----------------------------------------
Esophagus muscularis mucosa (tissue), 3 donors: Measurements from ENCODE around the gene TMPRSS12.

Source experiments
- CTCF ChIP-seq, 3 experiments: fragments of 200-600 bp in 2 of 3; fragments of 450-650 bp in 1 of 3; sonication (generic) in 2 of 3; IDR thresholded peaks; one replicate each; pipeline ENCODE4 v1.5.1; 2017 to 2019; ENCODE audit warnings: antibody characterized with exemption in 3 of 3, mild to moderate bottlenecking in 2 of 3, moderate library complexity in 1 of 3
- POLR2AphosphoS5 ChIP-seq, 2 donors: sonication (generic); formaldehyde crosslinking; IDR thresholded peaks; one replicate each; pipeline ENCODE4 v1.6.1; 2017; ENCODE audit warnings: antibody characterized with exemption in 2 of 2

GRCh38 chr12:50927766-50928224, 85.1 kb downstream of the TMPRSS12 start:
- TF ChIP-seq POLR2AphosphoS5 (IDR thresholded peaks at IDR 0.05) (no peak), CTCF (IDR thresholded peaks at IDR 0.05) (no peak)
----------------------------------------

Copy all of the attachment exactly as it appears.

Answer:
Esophagus muscularis mucosa (tissue), 3 donors: Measurements from ENCODE around the gene TMPRSS12.

Source experiments
- CTCF ChIP-seq, 3 experiments: fragments of 200-600 bp in 2 of 3; fragments of 450-650 bp in 1 of 3; sonication (generic) in 2 of 3; IDR thresholded peaks; one replicate each; pipeline ENCODE4 v1.5.1; 2017 to 2019; ENCODE audit warnings: antibody characterized with exemption in 3 of 3, mild to moderate bottlenecking in 2 of 3, moderate library complexity in 1 of 3
- POLR2AphosphoS5 ChIP-seq, 2 donors: sonication (generic); formaldehyde crosslinking; IDR thresholded peaks; one replicate each; pipeline ENCODE4 v1.6.1; 2017; ENCODE audit warnings: antibody characterized with exemption in 2 of 2

GRCh38 chr12:50927766-50928224, 85.1 kb downstream of the TMPRSS12 start:
- TF ChIP-seq POLR2AphosphoS5 (IDR thresholded peaks at IDR 0.05) (no peak), CTCF (IDR thresholded peaks at IDR 0.05) (no peak)